时间：02-17 来源：转载自澎湃新闻 浏览量：4945
At first, Gryffindors passing the giant hourglasses that recorded the house points the next day thought there'd been a mistake. How could they suddenly have a hundred and fifty points fewer than yesterday? And then the story started to spread: Harry Potter, the famous Harry Potter, their hero of two Quidditch matches, had lo st them all those points, him and a couple of other stupid first years.
"Mars is bright tonight," Ronan repeated, while Hagrid watched him impatiently. "Unusually bright."
He stepped forward, and the white queen pounced. She struck Ron hard across the head with her stone arm, and he crashed to the floor - Hermione screamed but stayed on her square - the white queen dragged Ron to one side. He looked as if he'd been knocked out.
Danger lies before you, while safety lies behind,
"We've heard," said Hagrid grumpily. "Well, if either of you do see anythin', let me know, won't yeh? We'll be off, then."
"This mirror is the key to finding the Stone," Quirrell murmured, tapping his way around the frame. "Trust Dumbledore to come up with something like this... but he's in London... I'll be far away by the time he gets back...."
The pain in Harry's head was so bad he fell to his knees. It took a minute or two to pass. When he looked up, the figure had gone. A centaur was standing over him, not Ronan or Bane; this one looked younger; he had white-blond hair and a palomino body.
"Well, " Hermione exploded, "if he did -- I mean to say that's terrible -- you could have been killed."
They heard him crashing away through the undergrowth and stood looking at each other, very scared, until they couldn't hear anything but the rustling of leaves around them.
"They'll all forget this in a few weeks. Fred and George have lost loads of points in all the time they've been here, and people still like them."
"Oh, right!" said Hermione, and she whipped out her wand, waved it, muttered something, and sent a jet of the same bluebell flames she had used on Snape at the plant. In a matter of seconds, the two boys felt it loosening its grip as it cringed away from the light and warmth. Wriggling and flailing, it unraveled itself from their bodies, and they were able to pull free.
Someone standing outside the Great Hall might well have thought some sort of explosion had taken place, so loud was the noise that erupted from the Gryffindor table. Harry, Ron, and Hermione stood up to yell and cheer as Neville, white with shock, disappeared under a pile of people hugging him. He had never won so much as a point for Gryffindor before. Harry, still cheering, nudged Ron in the ribs and pointed at Malfoy, who couldn't have looked more stunned and horrified if he'd just had the Body-Bind Curse put on him.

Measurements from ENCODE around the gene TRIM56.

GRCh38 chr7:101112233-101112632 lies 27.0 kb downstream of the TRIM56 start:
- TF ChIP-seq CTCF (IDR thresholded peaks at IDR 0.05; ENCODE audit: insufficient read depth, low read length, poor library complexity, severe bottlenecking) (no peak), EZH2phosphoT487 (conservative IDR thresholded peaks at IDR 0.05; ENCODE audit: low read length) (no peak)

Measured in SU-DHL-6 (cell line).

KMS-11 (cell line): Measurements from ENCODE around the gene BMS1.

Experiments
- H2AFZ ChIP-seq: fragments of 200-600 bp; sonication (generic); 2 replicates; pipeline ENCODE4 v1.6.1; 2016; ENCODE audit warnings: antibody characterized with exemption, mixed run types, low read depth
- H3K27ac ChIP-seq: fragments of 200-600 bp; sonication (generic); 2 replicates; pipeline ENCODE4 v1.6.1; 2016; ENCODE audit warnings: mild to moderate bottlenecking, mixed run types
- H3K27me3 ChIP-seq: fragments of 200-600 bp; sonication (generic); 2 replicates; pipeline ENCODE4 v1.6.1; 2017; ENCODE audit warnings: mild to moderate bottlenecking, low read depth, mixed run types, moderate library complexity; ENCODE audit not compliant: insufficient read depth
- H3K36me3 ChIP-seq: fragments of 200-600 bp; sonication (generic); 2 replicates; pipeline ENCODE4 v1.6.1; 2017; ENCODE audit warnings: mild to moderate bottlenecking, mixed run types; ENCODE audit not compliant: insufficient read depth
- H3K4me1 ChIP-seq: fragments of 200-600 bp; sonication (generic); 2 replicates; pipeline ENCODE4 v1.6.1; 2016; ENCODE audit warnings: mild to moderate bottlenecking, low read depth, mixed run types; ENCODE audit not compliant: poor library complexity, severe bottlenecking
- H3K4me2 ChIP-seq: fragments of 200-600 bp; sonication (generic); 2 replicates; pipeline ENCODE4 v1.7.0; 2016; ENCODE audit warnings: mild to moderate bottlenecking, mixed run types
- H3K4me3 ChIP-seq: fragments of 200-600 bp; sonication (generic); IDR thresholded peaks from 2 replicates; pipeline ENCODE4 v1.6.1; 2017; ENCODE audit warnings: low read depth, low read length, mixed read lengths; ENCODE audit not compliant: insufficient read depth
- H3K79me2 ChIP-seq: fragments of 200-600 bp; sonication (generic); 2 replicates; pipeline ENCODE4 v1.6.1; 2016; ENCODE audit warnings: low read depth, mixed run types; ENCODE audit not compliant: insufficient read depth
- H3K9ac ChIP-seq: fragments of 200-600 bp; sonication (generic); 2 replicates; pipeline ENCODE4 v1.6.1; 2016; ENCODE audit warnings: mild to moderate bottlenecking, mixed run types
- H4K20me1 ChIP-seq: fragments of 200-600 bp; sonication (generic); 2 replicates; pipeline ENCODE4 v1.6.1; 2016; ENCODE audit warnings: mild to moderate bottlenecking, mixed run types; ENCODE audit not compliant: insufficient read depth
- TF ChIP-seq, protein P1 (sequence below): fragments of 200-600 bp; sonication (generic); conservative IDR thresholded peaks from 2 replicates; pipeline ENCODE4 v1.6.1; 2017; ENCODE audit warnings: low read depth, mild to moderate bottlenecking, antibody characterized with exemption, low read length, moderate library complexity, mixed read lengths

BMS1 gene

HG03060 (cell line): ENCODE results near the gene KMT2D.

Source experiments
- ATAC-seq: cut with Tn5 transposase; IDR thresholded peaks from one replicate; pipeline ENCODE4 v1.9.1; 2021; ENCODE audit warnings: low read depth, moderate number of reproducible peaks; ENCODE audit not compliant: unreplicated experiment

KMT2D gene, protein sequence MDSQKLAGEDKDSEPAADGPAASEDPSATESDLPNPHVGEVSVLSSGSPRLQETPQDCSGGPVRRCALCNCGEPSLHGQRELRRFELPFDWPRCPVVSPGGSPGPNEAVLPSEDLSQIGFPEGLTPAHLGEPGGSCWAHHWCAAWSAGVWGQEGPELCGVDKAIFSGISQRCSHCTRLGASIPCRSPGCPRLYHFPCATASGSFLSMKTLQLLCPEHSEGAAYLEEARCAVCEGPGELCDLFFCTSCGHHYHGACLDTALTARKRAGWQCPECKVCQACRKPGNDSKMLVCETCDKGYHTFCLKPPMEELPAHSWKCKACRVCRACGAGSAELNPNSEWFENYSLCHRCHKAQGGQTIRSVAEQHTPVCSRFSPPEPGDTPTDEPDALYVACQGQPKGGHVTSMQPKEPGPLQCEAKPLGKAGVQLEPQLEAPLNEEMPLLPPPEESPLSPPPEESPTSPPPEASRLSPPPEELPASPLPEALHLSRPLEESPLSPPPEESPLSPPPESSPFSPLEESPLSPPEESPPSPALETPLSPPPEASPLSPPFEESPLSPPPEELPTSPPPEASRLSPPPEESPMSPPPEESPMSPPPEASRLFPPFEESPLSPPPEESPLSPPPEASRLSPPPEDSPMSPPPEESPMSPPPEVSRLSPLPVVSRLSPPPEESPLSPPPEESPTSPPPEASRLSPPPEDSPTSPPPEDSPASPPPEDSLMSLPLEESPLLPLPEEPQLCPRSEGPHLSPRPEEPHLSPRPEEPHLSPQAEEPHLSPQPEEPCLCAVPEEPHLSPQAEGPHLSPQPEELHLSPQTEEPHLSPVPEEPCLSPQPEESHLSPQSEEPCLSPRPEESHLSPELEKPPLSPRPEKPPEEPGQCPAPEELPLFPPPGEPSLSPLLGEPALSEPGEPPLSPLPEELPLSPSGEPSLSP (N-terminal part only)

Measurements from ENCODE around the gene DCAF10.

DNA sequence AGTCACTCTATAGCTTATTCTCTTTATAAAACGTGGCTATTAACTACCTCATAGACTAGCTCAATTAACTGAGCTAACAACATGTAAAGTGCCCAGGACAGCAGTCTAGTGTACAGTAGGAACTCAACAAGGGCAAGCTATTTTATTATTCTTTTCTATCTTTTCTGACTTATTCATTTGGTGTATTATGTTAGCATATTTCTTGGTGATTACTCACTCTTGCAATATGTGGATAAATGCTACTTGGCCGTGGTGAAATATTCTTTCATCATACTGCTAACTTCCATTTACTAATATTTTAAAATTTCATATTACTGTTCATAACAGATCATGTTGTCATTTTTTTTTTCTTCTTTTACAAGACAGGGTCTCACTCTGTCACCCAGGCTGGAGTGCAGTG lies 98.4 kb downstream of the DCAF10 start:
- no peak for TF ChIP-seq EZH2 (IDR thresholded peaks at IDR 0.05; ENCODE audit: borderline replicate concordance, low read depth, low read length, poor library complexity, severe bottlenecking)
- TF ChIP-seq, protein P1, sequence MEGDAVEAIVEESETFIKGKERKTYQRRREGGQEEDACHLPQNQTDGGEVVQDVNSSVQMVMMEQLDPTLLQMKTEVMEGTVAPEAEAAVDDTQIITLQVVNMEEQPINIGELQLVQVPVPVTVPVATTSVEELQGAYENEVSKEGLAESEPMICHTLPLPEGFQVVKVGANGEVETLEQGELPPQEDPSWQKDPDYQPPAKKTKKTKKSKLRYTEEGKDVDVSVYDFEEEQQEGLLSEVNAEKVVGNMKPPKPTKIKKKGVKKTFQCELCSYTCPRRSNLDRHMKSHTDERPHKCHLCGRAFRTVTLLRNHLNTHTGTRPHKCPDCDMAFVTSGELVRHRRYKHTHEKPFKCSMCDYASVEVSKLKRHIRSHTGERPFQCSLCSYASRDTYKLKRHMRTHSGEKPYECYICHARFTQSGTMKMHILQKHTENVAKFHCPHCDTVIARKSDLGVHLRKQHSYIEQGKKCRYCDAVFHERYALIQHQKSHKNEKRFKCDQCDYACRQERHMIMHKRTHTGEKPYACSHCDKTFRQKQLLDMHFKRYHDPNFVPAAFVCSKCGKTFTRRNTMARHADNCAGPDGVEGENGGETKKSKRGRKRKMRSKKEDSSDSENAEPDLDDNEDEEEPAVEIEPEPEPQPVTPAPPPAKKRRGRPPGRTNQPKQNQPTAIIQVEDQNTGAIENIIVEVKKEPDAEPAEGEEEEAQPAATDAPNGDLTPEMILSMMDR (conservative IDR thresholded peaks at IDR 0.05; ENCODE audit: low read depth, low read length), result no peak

He blinked. It wasn't the Snitch at all. It was a pair of glasses. How strange.
Harry swallowed and looked around him. He realized he must be in the hospital wing. He was lying in a bed with white linen sheets, and next to him was a table piled high with what looked like half the candy shop.
"Don't tell me what I can and can't do, Potter. Now get back to bed, all of you. I've never been more ashamed of Gryffindor students."
"No, no, no. I tried to kill you. Your friend Miss Granger accidentally knocked me over as she rushed to set fire to Snape at that Quidditch match. She broke my eye contact with you. Another few seconds and I'd have got you off that broom. I'd have managed it before then if Snape hadn't been muttering a countercurse, trying to save you."
"Well, I got back all right," said Hermione. "I brought Ron round -- that took a while -- and we were dashing up to the owlery to contact Dumbledore when we met him in the entrance hall -- he already knew -- he just said, 'Harry's gone after him, hasn't he?' and hurtled off to the third floor."
Firenze slowed to a walk, warned Harry to keep his head bowed in case of low-hanging branches, but did not answer Harry's question. They made their way through the trees in silence for so long that Harry thought Firenze didn't want to talk to him anymore. They were passing through a particularly dense patch of trees, however, when Firenze suddenly stopped.,